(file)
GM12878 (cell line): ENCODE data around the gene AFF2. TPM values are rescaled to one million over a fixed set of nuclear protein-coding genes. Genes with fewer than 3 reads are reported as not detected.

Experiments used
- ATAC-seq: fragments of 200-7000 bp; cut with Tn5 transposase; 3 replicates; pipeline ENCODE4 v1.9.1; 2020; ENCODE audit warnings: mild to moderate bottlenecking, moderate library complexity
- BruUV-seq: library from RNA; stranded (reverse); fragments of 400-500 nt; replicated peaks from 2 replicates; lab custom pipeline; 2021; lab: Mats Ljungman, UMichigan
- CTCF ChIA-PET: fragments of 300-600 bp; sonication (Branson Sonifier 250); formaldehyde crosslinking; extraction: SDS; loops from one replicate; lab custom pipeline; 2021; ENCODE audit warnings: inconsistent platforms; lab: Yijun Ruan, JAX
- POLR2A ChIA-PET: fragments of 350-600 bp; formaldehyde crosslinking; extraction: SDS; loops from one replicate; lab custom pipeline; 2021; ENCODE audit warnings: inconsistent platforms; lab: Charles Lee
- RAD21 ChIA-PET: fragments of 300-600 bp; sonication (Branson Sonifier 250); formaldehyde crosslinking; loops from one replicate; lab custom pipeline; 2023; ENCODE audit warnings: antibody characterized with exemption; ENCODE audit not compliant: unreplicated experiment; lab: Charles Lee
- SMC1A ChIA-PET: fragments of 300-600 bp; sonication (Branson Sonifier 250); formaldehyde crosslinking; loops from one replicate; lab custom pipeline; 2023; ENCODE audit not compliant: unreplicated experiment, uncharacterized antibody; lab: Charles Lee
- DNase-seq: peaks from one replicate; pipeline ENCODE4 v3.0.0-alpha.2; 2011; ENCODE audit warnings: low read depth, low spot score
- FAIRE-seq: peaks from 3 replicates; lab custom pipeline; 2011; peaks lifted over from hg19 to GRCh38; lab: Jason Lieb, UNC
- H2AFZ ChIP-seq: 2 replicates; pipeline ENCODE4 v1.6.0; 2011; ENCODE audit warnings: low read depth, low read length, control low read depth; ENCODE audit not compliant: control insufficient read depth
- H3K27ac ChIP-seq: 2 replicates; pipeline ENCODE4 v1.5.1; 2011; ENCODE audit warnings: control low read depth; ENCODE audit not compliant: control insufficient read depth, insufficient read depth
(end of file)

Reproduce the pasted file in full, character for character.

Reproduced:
GM12878 (cell line): ENCODE data around the gene AFF2. TPM values are rescaled to one million over a fixed set of nuclear protein-coding genes. Genes with fewer than 3 reads are reported as not detected.

Experiments used
- ATAC-seq: fragments of 200-7000 bp; cut with Tn5 transposase; 3 replicates; pipeline ENCODE4 v1.9.1; 2020; ENCODE audit warnings: mild to moderate bottlenecking, moderate library complexity
- BruUV-seq: library from RNA; stranded (reverse); fragments of 400-500 nt; replicated peaks from 2 replicates; lab custom pipeline; 2021; lab: Mats Ljungman, UMichigan
- CTCF ChIA-PET: fragments of 300-600 bp; sonication (Branson Sonifier 250); formaldehyde crosslinking; extraction: SDS; loops from one replicate; lab custom pipeline; 2021; ENCODE audit warnings: inconsistent platforms; lab: Yijun Ruan, JAX
- POLR2A ChIA-PET: fragments of 350-600 bp; formaldehyde crosslinking; extraction: SDS; loops from one replicate; lab custom pipeline; 2021; ENCODE audit warnings: inconsistent platforms; lab: Charles Lee
- RAD21 ChIA-PET: fragments of 300-600 bp; sonication (Branson Sonifier 250); formaldehyde crosslinking; loops from one replicate; lab custom pipeline; 2023; ENCODE audit warnings: antibody characterized with exemption; ENCODE audit not compliant: unreplicated experiment; lab: Charles Lee
- SMC1A ChIA-PET: fragments of 300-600 bp; sonication (Branson Sonifier 250); formaldehyde crosslinking; loops from one replicate; lab custom pipeline; 2023; ENCODE audit not compliant: unreplicated experiment, uncharacterized antibody; lab: Charles Lee
- DNase-seq: peaks from one replicate; pipeline ENCODE4 v3.0.0-alpha.2; 2011; ENCODE audit warnings: low read depth, low spot score
- FAIRE-seq: peaks from 3 replicates; lab custom pipeline; 2011; peaks lifted over from hg19 to GRCh38; lab: Jason Lieb, UNC
- H2AFZ ChIP-seq: 2 replicates; pipeline ENCODE4 v1.6.0; 2011; ENCODE audit warnings: low read depth, low read length, control low read depth; ENCODE audit not compliant: control insufficient read depth
- H3K27ac ChIP-seq: 2 replicates; pipeline ENCODE4 v1.5.1; 2011; ENCODE audit warnings: control low read depth; ENCODE audit not compliant: control insufficient read depth, insufficient read depth